Sorry if my assessments seems rather harsh, I know I am of the minority opinion here nevertheless.  But as a former ballet student from the late 1980s and ongoing ballet fan, I just feel the need to offer a countering view.  I also should note that I do prefer ballerinas who are capable of expressing joy and a love of dance when they dance, whether inside studio or on the stage.  I equate such intangible qualities or vibes to be on par as the sense of aloof coolness, which has been used to describe Smirnova, if not more.  Of course I am not saying a ballerina should always convey same moods or same quirks in their own personalities, but that today there is an overwhelming view that a excessively sinuous ballerina giving off aloof and cool vibes on stage automatically equates with definition of True Ballerina in the pinnacle of her ballerina art.

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What is backwords about worshipping seriousness? What is insipid about devotion? What do we know about her life experiences? Should a comedian be funny in real life? Did you see Smirnova dance in real life or are you basing your judgement on the little video upthread? And could one's lifestyle/level of devotion/attitude/sexual orientation/eye colour be a predictor of one's talent/artistic abilities/expressiveness?

 

I don't think an artist owes you or any audience an explanaition about how he/she chooses to eat, practice or think of his/her art.  And nobody is asking what the audience thinks.  It's ultimately your choice what to watch or don't watch.  There's a breadth of happy-go-lucky dancers in Russia, the UK, Japan and the US.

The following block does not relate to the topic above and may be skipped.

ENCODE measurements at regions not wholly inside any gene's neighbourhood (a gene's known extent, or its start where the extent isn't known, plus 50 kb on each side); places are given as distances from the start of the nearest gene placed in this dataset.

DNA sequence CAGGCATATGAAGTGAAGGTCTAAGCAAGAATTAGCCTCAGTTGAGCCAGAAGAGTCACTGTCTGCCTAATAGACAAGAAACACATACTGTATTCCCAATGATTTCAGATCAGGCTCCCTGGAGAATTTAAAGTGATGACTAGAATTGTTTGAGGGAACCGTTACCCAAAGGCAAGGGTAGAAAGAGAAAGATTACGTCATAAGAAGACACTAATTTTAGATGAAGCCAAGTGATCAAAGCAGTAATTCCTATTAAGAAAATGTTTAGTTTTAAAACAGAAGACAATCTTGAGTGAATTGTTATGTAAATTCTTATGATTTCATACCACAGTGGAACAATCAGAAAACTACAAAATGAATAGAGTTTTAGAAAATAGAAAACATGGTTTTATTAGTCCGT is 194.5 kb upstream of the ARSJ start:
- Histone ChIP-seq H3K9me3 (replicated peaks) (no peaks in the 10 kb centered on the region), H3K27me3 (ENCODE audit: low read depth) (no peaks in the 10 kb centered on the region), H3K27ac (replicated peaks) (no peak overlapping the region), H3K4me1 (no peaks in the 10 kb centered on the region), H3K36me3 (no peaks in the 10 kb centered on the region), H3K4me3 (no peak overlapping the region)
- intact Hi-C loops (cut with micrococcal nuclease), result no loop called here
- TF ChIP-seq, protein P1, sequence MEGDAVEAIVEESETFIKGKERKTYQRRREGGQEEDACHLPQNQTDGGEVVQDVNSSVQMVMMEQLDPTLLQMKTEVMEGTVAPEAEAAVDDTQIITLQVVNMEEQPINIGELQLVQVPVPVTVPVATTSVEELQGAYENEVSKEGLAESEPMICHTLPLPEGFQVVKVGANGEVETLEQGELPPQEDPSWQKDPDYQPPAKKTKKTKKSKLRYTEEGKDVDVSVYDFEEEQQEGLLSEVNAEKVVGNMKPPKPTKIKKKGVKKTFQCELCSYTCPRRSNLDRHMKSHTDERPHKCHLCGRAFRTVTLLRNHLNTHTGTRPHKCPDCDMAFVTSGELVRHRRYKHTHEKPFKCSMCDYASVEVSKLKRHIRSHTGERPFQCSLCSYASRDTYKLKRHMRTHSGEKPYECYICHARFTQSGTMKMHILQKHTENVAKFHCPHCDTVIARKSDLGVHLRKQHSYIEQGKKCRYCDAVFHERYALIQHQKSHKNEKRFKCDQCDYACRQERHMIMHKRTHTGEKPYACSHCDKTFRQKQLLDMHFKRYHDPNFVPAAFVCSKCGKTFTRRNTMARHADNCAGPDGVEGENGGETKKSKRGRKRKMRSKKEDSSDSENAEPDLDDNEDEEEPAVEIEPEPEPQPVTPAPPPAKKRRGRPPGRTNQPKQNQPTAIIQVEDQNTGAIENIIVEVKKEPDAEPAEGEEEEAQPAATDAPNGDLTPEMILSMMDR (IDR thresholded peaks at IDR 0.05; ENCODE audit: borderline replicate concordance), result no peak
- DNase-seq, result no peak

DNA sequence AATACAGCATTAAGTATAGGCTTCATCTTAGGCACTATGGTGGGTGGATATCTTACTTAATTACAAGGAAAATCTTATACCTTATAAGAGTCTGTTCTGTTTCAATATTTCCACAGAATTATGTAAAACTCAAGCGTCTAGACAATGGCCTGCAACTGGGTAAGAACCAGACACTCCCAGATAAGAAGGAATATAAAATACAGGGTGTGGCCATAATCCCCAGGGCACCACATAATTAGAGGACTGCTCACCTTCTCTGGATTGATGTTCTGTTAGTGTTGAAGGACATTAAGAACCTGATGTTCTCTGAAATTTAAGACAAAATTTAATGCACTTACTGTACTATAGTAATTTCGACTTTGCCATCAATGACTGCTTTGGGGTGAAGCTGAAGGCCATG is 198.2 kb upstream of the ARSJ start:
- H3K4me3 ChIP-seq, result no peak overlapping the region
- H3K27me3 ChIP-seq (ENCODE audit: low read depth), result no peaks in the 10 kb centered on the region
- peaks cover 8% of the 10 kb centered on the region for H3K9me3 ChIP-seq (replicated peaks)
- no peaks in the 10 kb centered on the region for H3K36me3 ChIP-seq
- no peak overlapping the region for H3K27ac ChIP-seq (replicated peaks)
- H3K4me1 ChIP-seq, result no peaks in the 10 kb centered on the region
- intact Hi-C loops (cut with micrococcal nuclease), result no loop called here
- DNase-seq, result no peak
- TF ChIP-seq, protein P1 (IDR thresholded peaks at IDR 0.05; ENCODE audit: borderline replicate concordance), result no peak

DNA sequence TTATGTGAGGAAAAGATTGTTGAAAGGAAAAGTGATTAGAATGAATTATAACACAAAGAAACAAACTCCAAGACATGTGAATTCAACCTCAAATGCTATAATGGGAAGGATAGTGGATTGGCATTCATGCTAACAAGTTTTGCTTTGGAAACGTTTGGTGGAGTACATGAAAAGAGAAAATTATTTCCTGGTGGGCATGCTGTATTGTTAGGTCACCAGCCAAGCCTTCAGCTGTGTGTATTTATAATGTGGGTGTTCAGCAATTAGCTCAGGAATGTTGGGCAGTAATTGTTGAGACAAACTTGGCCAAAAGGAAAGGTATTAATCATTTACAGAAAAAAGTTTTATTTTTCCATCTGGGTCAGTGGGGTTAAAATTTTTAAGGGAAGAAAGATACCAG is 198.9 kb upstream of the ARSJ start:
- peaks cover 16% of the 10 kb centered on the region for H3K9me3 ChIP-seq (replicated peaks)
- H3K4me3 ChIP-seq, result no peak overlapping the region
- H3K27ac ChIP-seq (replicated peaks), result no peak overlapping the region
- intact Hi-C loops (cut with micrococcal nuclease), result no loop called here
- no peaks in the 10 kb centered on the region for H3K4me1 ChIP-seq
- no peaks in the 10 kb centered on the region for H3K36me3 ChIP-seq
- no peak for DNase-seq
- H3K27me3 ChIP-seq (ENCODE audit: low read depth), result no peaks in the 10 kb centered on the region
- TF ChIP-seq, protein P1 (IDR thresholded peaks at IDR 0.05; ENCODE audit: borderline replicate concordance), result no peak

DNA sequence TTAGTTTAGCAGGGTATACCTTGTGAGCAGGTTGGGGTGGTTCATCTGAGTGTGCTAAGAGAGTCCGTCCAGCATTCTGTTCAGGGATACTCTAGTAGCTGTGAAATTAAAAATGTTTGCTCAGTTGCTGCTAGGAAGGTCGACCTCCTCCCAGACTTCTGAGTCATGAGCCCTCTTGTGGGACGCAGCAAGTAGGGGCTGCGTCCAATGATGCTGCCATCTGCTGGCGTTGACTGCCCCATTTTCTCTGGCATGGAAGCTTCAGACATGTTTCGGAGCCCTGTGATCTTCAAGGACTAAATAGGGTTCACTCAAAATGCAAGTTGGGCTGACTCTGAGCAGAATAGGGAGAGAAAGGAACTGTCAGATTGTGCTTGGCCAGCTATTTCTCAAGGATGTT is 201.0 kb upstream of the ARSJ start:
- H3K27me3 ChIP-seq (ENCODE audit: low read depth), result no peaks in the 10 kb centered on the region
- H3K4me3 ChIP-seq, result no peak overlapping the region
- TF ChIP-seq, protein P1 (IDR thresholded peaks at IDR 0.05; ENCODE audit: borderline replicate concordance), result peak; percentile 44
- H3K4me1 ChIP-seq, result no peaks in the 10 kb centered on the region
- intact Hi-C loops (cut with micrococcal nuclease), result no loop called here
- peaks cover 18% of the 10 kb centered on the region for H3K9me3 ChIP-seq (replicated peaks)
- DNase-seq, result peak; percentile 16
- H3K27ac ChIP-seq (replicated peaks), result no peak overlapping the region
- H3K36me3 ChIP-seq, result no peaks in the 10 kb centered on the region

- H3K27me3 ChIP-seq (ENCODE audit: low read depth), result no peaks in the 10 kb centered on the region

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I haven't been able to follow all this discussion, but I hope that my thoughts are still relevant. I've always been an advocate of taking some form of ballet in a more natural direction. This would include giving highest consideration to the health of the body as well as the mind.

 

Having said this, I have to allow for the artistic reality that some of these artists chose to enter, the amazing beauty that can result and the great satisfaction that they can feel from it . It's a world that we maybe don't understand and don't chose to be a part of, but its their choice and for them it might be immensely rewarding.

 

I put health and happiness above everything. Different folks have different ways of seeing things. I would hope for a middle ground, where artistic dedication and its perhaps transcendental rewards are equally balanced with health and happiness. 

 

Maria Kochetkova's ongoing blogs, for instance, show an artist who deals with all the 'heaviness' and also has a delightful outlook on life.

 

Olga Smirnova talks about her immense love for what she's doing and its beauty as well as offering her thoughts about the 'other stuff'.

Edited by Buddy
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"What is backwords about worshipping seriousness? What is insipid about devotion? What do we know about her life experiences? Should a comedian be funny in real life? Did you see Smirnova dance in real life or are you basing your judgement on the little video upthread? And could one's lifestyle/level of devotion/attitude/sexual orientation/eye colour be a predictor of one's talent/artistic abilities/expressiveness?"